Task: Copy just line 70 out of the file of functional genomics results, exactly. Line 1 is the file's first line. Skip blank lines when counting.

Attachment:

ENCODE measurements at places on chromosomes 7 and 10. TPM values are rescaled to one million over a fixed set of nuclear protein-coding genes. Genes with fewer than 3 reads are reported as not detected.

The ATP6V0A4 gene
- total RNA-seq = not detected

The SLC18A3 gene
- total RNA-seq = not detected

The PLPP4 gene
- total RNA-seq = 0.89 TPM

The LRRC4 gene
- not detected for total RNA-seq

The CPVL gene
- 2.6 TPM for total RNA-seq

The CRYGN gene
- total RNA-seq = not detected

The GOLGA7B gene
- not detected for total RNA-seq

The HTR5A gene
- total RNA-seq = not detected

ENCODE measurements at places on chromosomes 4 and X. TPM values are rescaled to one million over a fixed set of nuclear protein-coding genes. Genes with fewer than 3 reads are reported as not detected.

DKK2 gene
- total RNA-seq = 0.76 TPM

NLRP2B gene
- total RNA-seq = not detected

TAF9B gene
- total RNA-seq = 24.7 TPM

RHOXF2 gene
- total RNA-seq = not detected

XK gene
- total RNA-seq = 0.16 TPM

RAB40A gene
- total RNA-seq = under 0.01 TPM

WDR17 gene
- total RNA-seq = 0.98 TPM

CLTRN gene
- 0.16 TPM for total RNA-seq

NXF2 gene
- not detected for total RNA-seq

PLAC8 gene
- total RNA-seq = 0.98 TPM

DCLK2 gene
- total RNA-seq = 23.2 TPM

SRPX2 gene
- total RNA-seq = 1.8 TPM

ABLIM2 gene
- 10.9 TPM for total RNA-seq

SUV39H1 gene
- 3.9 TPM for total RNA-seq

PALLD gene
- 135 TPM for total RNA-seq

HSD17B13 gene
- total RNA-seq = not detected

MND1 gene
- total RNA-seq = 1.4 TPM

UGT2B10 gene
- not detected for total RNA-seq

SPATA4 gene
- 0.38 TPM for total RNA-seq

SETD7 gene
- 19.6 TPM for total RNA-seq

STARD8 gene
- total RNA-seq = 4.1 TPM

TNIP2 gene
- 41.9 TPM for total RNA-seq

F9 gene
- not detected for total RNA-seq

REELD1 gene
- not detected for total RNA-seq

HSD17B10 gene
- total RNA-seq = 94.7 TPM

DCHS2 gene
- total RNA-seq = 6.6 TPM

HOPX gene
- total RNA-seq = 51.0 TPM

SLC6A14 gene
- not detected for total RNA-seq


- total RNA-seq = 6.6 TPM